Though biotech companies like Monsanto spent many millions creating and inserting genes that would make corn plants poisonous to the corn rootworm but harmless to other creatures, the pest has begun to develop an immunity.
Though the use of chemical pesticides has always been a source of contention, the advent of corn hybrid plants by biotech companies like Monsanto allowed farmers to cut back on their use. These new hybrids had been specifically designed using genes from a bacteria called Bacillus thuringiensis (Bt), which provided a formidable defense against corn rootworm.
Throughout parts of the midwest, however, farmers are now discovering rootworms that are immune to the genetically modified corn. In parts of Illinois, Minnesota and Nebraska, where rootworm has made a comeback, farmers have now returned to using chemical pesticides.
According to Dan Steiner, an independent crop consultant in northeastern Nebraska, the return of the soil insecticides brings back bad memories.
“We used to get sick [from the chemicals],” Steiner tells NPR.
“Because we’d always dig to see how the corn’s coming along. We didn’t wear the gloves and everything, and we’d kind of puke in the middle of the day. Well, I think we were low-dosing poison on ourselves!”
According to the US Department of Agriculture, two thirds of all corn grown in the US is of a hybrid variety, carrying the Bt gene that targets the rootworm. The first hybrids were introduced in 2003 and, as their proliferation now shows, proved to be very popular.
Though traditional pesticides may help in evening out the odds, there are other alternatives to combat rootworm despite its adaptation to the corn hybrid. Steiner, for one, has advocated “starving” the rootworm by depriving it of its food source, and advising farmers to rotate their crops from corn.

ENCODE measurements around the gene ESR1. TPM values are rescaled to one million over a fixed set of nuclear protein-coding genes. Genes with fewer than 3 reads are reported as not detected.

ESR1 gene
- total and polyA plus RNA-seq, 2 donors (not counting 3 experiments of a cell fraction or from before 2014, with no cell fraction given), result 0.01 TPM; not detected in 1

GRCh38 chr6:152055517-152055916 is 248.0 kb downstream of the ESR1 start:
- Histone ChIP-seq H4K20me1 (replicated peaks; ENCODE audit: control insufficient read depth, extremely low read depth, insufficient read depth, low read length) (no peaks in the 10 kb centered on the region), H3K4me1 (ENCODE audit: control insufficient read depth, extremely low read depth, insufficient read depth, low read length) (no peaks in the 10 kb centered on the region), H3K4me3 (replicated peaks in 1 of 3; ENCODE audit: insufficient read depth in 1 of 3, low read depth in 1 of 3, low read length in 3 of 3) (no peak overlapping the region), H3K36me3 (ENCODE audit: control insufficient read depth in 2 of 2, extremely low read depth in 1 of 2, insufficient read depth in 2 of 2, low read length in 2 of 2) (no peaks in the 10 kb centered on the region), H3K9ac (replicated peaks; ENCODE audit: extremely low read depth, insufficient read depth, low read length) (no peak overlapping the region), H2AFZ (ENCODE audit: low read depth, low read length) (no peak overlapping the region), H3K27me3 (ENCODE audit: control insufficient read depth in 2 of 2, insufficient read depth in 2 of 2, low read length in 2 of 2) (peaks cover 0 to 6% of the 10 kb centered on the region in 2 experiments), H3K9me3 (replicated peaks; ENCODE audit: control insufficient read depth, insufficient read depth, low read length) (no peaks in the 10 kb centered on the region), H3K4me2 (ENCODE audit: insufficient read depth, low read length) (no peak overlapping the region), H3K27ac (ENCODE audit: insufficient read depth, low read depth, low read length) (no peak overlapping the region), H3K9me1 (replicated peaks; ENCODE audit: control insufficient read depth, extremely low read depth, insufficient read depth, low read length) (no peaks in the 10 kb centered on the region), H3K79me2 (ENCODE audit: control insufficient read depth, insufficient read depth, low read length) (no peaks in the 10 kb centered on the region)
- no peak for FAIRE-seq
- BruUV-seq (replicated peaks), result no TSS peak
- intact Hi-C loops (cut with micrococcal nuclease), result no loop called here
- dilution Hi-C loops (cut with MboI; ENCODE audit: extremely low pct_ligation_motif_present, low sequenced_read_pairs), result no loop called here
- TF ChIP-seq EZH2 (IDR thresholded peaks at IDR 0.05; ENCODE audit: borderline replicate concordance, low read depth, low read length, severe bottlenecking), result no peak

Crop rotation, however, is not likely to prove popular among farmers who take advantage of some $5 billion in government subsidies per year, doled out regardless of crop prices or yields.
Corn is by far the largest recipient of yearly crop subsidies in the US, a policy which has been sustained in part due to corn ethanol production, which critics say is not a viable energy policy, and which has kept the price of corn so low that manufacturers of processed foods in the US habitually replace sugar with high fructose corn syrup.
According to University of Nebraska entomologist Lance Meinke, the increasing use of chemical pesticides may well be nailed down to the current politics of growing corn, particularly in the face of alternatives such as crop rotation.
“I think economics are driving everything,” Meinke tells NPR.
“Corn prices have been so high the last three years, everybody is trying to protect every kernel. People are just really going for it right now, to be as profitable as they can,” he adds.
In the meantime, companies such as Syngenta and AMVAC Chemical, which produce soil insecticides for corn, have reported increases in sales of 50 to 100 per cent over the past two years.
The situation now developing with the resurgence of the corn rootworm is not unlike that being experienced by American farmers who have relied on Monsanto GMO seeds resistant to the company’s own Roundup Ready herbicide.
Some fifteen years following the introduction of the herbicide-resistant GMO seed, most of the corn, soybean and cotton cultivated in the US is now of the Roundup Ready variety.
Some 15 years later, most of the corn, soybeans and cotton cultivated in the US stems from these Roundup Ready seeds. While the genetically modified crops were meant to be resistant to application of the weed-killing Roundup herbicide, farmers are now increasingly having to deal with Roundup-resistant “superweeds.”
It is now estimated that in the period from 1996, when the GMO crops were introduced, to 2011, an additional 404 million pounds of chemical pesticides were applied to US fields, amounting to a 7 per cent increase overall.